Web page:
Jean-Pierre repeatedly suggested Trump was serving at the behest of Russian President Vladimir Putin, calling Trump his “puppet” and claiming Putin “has always had control over Trump” in July 2018.
Joined the outrage mob against Brett Kavanaugh
President Trump’s Supreme Court nominee Judge Brett Kavanaugh was hit with uncorroborated accusations of sexual misconduct during his stormy 2018 confirmation process, and Jean-Pierre was quick to pile on.
“Brett Kavanaugh should not be coaching girls basketball,” Jean-Pierre wrote in one tweet.
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Responding to a piece from The Root titled, “Brett Kavanaugh Thinks Being a Virgin Means You Can’t Sexually Assault Anyone,” she replied, “If Brett Kavanaugh indeed does not know the difference between intercourse and sexual assault — that alone should disqualify him to be a Supreme Court Justice.”
She even elevated the gang-rape allegations from Julie Swetnick, responding to NBC News’ interview with Michael Avenatti’s client tweeting, “Julie Swetnick, 3rd Brett Kavanaugh accuser tells @nbc that he was a ‘very mean drunk.'” Swetnick, represented by disgraced attorney Michael Avenatti, eventually changed her story from her initial sworn statement, and the claim is broadly viewed as salacious and discredited.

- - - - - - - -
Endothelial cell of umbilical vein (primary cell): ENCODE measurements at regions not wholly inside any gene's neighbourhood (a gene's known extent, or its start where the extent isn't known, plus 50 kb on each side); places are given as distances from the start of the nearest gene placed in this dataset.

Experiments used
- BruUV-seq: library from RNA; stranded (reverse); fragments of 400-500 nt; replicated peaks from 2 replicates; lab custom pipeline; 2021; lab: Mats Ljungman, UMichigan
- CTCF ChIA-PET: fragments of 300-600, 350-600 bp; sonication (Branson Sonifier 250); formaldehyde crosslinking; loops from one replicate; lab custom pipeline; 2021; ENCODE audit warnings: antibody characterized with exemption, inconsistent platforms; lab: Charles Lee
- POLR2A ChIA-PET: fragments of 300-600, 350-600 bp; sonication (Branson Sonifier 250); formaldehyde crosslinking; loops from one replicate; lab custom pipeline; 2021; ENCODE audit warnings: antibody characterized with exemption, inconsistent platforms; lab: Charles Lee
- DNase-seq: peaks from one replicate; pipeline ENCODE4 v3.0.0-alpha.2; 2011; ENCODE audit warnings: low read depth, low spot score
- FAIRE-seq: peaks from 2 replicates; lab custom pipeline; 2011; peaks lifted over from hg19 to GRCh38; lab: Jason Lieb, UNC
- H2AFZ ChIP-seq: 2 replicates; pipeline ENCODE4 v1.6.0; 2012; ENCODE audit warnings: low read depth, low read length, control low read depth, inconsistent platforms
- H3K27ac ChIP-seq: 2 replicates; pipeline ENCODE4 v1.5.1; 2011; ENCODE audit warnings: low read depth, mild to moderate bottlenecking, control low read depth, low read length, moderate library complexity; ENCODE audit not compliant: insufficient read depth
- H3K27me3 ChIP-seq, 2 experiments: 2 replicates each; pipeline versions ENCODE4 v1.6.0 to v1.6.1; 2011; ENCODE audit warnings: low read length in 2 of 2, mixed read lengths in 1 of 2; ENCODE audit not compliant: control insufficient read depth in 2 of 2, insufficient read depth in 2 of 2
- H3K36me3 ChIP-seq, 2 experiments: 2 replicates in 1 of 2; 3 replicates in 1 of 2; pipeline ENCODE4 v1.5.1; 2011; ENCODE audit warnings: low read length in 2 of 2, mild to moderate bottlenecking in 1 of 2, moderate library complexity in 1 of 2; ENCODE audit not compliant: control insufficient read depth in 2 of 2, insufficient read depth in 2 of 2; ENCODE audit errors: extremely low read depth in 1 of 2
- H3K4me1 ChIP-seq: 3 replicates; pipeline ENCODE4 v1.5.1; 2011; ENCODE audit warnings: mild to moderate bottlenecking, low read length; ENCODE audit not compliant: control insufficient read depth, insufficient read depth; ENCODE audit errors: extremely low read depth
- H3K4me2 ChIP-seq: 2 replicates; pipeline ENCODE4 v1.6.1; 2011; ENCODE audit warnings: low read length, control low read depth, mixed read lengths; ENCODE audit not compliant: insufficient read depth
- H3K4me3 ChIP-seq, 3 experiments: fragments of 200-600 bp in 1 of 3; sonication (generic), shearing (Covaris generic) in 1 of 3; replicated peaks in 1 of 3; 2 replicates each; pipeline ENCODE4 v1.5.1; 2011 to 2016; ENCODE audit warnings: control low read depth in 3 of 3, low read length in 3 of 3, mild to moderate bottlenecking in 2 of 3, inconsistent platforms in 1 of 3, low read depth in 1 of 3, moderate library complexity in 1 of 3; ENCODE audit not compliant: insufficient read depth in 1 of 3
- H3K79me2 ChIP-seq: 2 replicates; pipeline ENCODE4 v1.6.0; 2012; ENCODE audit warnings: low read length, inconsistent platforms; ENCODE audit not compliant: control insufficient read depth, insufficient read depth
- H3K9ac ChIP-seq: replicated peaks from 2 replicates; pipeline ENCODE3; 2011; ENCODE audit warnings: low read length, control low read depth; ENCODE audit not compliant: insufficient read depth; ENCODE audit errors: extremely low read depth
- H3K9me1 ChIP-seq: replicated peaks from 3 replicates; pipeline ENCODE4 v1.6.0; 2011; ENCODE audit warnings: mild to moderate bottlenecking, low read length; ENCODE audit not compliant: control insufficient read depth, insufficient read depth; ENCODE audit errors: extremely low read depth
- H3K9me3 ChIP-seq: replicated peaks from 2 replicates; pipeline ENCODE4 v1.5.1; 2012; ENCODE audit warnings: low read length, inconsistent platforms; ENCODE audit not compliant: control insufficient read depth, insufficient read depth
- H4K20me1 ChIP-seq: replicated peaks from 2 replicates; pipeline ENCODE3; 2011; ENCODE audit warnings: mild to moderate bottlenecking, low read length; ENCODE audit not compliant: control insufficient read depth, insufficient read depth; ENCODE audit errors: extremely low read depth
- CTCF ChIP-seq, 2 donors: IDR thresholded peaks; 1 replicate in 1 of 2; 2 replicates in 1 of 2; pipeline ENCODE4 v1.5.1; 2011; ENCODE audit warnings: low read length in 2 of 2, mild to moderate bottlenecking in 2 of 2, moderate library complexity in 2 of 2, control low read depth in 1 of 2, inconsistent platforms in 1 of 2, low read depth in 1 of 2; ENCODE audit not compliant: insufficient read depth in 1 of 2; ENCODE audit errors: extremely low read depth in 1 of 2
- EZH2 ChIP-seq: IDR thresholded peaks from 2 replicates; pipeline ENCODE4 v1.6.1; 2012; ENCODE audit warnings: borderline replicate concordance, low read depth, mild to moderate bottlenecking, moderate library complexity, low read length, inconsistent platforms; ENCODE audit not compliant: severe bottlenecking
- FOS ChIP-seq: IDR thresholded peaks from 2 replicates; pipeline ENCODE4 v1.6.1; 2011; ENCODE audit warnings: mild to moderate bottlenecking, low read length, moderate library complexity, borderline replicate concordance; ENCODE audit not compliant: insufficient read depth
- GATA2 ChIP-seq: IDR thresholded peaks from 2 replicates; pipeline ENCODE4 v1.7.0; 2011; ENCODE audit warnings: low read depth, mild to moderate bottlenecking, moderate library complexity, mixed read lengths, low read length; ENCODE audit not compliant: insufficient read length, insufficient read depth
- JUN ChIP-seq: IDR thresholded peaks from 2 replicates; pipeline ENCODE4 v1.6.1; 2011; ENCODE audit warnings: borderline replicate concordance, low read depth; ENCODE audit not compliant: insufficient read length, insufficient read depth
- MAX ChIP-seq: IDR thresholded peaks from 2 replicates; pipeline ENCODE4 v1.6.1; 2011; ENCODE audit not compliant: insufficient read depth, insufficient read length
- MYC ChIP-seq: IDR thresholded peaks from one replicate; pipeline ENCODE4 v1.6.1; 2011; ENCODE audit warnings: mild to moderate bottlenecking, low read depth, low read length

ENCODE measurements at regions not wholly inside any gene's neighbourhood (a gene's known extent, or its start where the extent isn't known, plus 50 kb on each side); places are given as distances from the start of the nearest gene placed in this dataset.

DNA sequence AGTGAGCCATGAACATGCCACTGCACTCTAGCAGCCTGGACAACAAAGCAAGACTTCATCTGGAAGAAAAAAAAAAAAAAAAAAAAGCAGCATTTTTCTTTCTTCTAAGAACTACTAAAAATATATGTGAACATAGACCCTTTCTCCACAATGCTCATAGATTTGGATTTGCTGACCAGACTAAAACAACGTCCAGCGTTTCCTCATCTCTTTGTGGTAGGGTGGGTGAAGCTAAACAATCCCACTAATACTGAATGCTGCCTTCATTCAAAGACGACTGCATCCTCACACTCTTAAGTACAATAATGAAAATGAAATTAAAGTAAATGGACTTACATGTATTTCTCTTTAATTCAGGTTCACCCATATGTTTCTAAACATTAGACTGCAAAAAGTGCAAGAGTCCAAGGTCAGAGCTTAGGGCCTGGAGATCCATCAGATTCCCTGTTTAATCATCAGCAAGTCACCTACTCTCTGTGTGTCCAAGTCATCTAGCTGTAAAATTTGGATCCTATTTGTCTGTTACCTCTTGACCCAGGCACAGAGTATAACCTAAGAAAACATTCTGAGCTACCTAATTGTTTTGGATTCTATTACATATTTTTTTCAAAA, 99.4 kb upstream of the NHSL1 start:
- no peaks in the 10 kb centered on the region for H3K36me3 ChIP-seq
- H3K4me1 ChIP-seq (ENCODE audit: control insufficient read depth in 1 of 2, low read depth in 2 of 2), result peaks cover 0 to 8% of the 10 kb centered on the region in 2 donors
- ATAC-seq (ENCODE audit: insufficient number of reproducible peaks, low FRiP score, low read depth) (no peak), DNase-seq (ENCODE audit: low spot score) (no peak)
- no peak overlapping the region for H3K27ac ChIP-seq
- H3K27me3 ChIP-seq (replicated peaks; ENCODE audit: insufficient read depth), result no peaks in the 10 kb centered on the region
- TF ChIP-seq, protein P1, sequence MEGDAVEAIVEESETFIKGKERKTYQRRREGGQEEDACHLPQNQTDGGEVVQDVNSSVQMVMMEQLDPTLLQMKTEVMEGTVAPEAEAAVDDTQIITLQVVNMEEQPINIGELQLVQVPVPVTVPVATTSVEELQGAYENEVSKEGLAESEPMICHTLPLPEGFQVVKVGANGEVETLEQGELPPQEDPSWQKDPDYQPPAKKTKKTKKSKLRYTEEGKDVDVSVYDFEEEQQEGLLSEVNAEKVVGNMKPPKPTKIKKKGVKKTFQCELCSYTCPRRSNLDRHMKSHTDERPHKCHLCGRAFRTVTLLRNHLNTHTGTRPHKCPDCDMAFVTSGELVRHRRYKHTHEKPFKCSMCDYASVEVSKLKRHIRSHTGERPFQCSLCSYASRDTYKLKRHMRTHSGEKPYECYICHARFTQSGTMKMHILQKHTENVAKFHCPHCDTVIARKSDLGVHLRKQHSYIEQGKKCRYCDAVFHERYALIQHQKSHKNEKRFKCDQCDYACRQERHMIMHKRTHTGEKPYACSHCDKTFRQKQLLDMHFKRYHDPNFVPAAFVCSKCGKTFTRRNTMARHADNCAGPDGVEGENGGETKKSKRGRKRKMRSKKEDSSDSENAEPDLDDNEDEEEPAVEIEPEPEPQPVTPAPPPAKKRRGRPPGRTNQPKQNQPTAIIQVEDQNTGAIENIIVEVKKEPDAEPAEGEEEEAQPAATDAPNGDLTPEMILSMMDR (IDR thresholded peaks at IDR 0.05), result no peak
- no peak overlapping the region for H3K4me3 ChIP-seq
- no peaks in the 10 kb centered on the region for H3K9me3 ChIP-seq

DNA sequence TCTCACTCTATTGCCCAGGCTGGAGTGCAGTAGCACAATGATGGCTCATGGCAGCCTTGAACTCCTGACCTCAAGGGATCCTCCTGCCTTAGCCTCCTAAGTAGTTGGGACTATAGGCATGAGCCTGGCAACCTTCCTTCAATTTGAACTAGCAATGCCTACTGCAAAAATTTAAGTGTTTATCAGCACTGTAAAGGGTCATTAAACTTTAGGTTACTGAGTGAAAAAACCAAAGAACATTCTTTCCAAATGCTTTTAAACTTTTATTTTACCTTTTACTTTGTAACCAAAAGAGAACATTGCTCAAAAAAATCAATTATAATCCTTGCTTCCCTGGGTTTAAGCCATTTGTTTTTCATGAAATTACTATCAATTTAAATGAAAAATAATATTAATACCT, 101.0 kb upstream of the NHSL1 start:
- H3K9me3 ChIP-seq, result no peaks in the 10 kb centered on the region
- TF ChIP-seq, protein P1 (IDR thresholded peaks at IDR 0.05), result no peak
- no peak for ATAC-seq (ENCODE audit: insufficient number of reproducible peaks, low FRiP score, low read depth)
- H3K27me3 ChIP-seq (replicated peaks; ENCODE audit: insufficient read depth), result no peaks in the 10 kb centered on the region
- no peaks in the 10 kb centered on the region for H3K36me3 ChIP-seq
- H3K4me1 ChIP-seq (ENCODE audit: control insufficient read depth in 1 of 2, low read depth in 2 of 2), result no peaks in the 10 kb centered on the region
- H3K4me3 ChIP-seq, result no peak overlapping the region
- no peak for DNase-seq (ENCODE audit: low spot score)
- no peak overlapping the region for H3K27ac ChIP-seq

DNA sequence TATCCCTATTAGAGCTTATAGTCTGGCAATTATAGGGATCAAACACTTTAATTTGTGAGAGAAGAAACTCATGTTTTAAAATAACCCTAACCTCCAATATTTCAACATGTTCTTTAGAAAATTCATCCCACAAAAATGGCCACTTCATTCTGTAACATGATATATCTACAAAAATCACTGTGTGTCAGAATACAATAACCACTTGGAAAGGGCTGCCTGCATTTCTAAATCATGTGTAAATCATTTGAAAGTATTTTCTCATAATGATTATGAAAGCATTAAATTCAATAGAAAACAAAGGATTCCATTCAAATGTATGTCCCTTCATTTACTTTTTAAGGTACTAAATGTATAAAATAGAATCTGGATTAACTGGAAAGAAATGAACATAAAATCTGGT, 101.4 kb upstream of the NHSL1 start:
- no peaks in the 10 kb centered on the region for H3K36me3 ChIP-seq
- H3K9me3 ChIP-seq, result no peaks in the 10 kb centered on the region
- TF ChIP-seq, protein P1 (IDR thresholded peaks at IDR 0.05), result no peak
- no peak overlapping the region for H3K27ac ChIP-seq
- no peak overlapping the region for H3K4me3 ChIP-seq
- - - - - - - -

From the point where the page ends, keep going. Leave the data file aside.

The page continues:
Claimed the 2018 Georgia gubernatorial election was ‘stolen’ from Stacey Abrams
Stacey Abrams acknowledged she didn’t win but never officially conceded her Georgia gubernatorial defeat against her GOP rival Brian Kemp in 2018, drawing criticism from conservatives that she was questioning the integrity of her own election.
Among those who believed the Georgia election was “stolen” from Abrams, in a year with record midterm turnout, was Jean-Pierre.
Responding to Kemp’s remarks in April 2020 about not knowing asymptomatic people could spread COVID, she tweeted, “Reminder: Brian Kemp stole the gubernatorial election from Georgians and Stacey Abrams.”
Repeatedly praised Andrew Cuomo during the pandemic
Jean-Pierre was a big fan of Democratic New York Gov. Andrew Cuomo in the early months of the coronavirus pandemic.
She tweeted out several moments from his daily briefings. One tweet from March 2020 read, “New York Governor Andrew Cuomo actually sounds like a leader — ‘If you are going to be upset, be upset at me. I made these decisions,’” adding, “State and local leaders/officials are the real leaders in this #CoronavirusOutbreak.”